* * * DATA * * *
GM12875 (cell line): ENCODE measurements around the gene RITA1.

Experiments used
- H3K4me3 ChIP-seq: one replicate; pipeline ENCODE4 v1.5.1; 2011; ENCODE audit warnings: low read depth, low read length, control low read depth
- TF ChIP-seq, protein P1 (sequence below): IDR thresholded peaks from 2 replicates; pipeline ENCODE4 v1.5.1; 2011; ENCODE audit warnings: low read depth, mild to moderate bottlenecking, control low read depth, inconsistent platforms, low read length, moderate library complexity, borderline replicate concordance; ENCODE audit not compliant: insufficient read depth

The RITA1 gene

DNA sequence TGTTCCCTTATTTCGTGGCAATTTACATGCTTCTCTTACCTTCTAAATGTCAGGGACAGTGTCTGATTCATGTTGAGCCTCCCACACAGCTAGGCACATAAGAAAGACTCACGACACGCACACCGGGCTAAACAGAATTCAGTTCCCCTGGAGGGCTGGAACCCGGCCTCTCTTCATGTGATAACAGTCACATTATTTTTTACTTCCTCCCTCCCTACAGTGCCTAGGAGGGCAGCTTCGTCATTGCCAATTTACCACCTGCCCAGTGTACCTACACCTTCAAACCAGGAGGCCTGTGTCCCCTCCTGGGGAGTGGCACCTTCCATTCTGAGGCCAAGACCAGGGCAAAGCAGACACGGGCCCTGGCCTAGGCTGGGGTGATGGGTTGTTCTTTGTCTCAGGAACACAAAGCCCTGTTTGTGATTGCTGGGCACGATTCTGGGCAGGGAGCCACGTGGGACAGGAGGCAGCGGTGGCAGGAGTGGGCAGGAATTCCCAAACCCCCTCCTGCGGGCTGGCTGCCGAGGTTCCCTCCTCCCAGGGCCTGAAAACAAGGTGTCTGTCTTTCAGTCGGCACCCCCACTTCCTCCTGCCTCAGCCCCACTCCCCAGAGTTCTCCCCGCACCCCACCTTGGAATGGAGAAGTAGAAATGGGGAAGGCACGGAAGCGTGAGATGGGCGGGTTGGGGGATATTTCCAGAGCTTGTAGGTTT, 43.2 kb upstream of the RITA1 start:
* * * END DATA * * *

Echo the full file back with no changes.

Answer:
GM12875 (cell line): ENCODE measurements around the gene RITA1.

Experiments used
- H3K4me3 ChIP-seq: one replicate; pipeline ENCODE4 v1.5.1; 2011; ENCODE audit warnings: low read depth, low read length, control low read depth
- TF ChIP-seq, protein P1 (sequence below): IDR thresholded peaks from 2 replicates; pipeline ENCODE4 v1.5.1; 2011; ENCODE audit warnings: low read depth, mild to moderate bottlenecking, control low read depth, inconsistent platforms, low read length, moderate library complexity, borderline replicate concordance; ENCODE audit not compliant: insufficient read depth

The RITA1 gene

DNA sequence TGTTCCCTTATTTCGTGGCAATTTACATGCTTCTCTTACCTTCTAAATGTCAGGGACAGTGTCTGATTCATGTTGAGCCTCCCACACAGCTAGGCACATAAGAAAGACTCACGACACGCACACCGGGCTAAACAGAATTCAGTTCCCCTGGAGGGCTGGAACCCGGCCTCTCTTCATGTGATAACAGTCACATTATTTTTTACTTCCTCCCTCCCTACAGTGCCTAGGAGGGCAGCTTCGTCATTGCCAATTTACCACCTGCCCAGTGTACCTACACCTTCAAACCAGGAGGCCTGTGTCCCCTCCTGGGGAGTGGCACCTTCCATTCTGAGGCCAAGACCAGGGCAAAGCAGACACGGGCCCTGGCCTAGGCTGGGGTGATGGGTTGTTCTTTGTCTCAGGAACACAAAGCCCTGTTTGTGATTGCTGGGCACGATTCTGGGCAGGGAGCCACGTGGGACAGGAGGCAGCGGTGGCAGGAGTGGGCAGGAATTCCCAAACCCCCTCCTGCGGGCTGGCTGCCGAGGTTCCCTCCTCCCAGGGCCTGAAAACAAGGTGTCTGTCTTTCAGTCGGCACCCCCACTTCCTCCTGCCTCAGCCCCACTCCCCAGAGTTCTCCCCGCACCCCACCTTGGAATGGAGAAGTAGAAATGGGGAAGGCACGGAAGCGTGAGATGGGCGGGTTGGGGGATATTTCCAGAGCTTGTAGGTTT, 43.2 kb upstream of the RITA1 start: